Like a pro-choice female acting like a reversal of Roe v Wade wouldn't be that big of a deal, because if a person's state outlawed abortion, they could just, you know, move to another state if they didn't like it.

It's like being thrown into a fricking time machine or something. :(


That's a time machine I don't want any part of.

In the discussion I did hear on Washington Journal this am,

the women from NOW pointed out that if Roe v Wade was overturned, rich people would simply fly to France or wherever and have it done. It's the least among us who would suffer most. As per usual under "conservative" values.


Rich Nicaraguan women can still fly to Miami for abortions, despite that country having enacted a ban on all abortions, no exceptions, back in 2006. Since then, over 100 women have died, but hey, the "pro-life" movement doesn't care about them since they're not fetuses...


This is the bitter truth, and it tells us all something about the nature of human beings, whether male or female, whatever creed or ethnicity. We tend to dismiss what we don't think is going to affect us personally. Some of us saw the movie "Hotel Rawanda." There was an ugly little piece of reality expressed in the screenplay, a scene between two characters in which the fact that Americans would not stop eating their dinner while their news networks ran stories of the genocide taking place. "We," the news audience, might pause between forkfuls to say "too bad," but we'd forget about it by the time Jeopardy came on.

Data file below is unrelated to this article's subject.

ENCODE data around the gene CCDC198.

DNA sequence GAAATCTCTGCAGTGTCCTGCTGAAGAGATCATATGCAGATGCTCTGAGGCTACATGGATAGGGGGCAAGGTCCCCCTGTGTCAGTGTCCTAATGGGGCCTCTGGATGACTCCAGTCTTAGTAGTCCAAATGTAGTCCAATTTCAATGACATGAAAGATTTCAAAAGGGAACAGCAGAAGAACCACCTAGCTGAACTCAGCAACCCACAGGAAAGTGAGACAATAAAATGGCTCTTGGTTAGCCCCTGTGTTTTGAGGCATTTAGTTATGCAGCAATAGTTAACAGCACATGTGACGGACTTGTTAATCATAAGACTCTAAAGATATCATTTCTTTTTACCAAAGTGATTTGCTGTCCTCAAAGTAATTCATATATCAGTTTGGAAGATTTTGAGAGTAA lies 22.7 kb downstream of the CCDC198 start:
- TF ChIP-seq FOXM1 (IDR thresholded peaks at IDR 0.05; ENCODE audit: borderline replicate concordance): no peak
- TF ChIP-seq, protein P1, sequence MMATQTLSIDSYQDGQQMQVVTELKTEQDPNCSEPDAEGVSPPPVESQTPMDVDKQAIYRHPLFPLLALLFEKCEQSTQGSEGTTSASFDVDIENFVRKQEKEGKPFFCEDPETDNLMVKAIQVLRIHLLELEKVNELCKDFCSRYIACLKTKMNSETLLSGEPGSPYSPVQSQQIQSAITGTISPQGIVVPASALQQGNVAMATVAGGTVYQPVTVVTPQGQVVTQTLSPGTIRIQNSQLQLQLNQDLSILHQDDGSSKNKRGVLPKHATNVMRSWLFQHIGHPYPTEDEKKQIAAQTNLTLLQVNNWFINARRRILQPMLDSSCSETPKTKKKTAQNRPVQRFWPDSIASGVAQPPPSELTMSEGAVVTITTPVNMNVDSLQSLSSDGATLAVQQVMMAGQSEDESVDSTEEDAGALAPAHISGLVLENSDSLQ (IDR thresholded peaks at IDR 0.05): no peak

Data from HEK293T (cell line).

This is the reality that we face with the issue of abortion. It is much, much easier for a person to "care" about a fetus that he or she has no intention of supporting in any way, shape or form than it is for the same individual to "care" about whether half the human race is afforded the right to make decisions for themselves about their bodies. The latter concern requires attention, mental energy and activity. The former requires nothing but a shrug.

All that is necessary for the triumph of evil is that good men do nothing
-Edmund Burke

And it's much easier to email a picture of a dead bloody baby

It's also much easier to send someone (me) a photo of a dead bloody baby than it is to, oh, adopt an unwanted child, or work to make contraceptives more available and affordable, or work to get comprehensive sex ed in all our schools. I have comment screening in place on my main blog where I posted my long Blog for Choice yesterday, and yes, someone did email me a link to a picture as described. That's why I screen comments on that blog; I chose not to send that one through.


Ok - not a full-fledged blog. This is my post for choice.

28 years ago, I had an abortion.

I'm not going to go into the reasons why I made the decision - I'm just going to say that the decision still stands as the most difficult of my life, and it was not easy to reach.

I want to write for a minute about why I don't talk about this very much.

I don't talk about it because the minute I say the "A" word, I become an issue, not a woman. The minute I say the "A" word, everyone, on every side of the issue, thinks it gives them the freedom to give me their opinion, of me, of my decision, and often, the state of my soul.

I am not an issue now, and I wasn't an issue then. I am a woman, and I have the right to make decisions about what happens to my body. I support other women who make choices - choices to terminate pregnancies, and choices to carry them full term. I'm sick of women being "issues" and not women.

And that's that.

Be the change you wish to see in the world. --Gandhi